Ohio Senate takes another step to remove power from state school board
(The Center Square) – After failing late last year, a bill that would remove power from the Ohio Board of Education and the state superintendent is moving forward in the new General…
(The Center Square) – After failing late last year, a bill that would remove power from the Ohio Board of Education and the state superintendent is moving forward in the new General Assembly.
Senate Bill 1, which has passed the Senate 26-7 straight Republican party-line vote, has yet to be introduced in the House. The plan to create a cabinet-level education position appointed by the governor to control K-12 education policies was not part of the House Republican Caucus’ list of 12 priority bills.
It’s been a priority in the Senate since late last year when Democrats won control of the state school board in the November general election.
The bill would rename the Ohio Department of Education to the Department of Education and Workforce. The state school board would still exist to deal with teacher licensing. Its power, and the power of the state superintendent would be transferred to the new department, according to Senate President Matt Huffman, R-Lima.
“For too long, the Department of Education has operated free from effective oversight and accountability,” Huffman said. “Ohioans would be surprised to learn that ODE doesn’t answer to the governor’s office or members of the General Assembly and has been able to ignore questions and delay implementation of laws passed by the General Assembly. The reforms in SB1 will provide much-needed enhancements to our education system that will improve transparency, accountability and outcomes for our children.”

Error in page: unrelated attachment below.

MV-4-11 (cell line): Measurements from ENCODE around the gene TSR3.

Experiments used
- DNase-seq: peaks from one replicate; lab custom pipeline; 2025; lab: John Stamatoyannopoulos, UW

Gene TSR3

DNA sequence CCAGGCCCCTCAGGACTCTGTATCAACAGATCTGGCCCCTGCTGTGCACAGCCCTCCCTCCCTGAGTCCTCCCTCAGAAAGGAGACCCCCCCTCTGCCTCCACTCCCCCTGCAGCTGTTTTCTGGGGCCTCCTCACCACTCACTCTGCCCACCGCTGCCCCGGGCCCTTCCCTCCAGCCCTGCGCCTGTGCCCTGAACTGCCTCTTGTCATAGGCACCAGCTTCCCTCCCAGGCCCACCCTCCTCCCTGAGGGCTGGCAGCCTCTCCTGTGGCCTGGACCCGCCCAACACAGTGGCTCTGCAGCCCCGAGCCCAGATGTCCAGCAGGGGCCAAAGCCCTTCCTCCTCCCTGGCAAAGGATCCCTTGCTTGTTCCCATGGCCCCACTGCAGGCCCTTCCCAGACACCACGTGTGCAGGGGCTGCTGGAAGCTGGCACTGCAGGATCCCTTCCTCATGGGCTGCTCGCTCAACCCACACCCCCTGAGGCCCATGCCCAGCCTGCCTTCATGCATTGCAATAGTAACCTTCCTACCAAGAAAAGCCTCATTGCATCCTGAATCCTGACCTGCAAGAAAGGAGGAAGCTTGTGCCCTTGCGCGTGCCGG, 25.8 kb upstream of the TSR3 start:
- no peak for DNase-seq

The plan received support from the Ohio Chamber of Commerce, as well as several other business groups and the Ohio Association for Career-Technical Education and the Ohio Association of Career-Technical Superintendents.
“We welcome this timely, paradigm shifting legislation as it aligns with the governor and Legislature’s overarching goal of growing career-tech and otherwise enhancing workforce and economic development across the state,” said Maggie Hess, executive director of OACTS and interim executive director of Ohio ACTE.
The bill is opposed by the Ohio Federation of Teachers, the League of Women Voters and several local school boards.
“This legislation leaves the future of education beholden to partisan control, not the people,” Columbus City Board of Education President Jennifer Adair testified. “Proponents suggest this change will eliminate a level of bureaucracy. Not true. It eliminates the voice of the people of Ohio in defining what is public education. The legislation eliminates having direct access to an elected representative.”
As previously reported by The Center Square, the Senate passed a similar bill in early December.
Dan Tierney, spokesman for Republican Gov. Mike DeWine, said when that bill was introduced in November the governor was not part of the proposed legislation.
“Ohio is probably the strongest home-rule state in the United States. We do a lot of it at local levels and even on state boards,” Tierney said. “Many officials are of the opinion that local school boards respond to local community needs and that is where a lot of school policies are made. This bill would not impact that.”
Huffman said similar proposals have been around the statehouse for decades.
“Parents understand that results matter,” Huffman said. “If I can’t get answers, and my colleagues can’t get a phone call returned from the education bureaucracy, then the department and school board aren’t accountable. It is time we create a system that is accountable to Ohio’s parents and students.”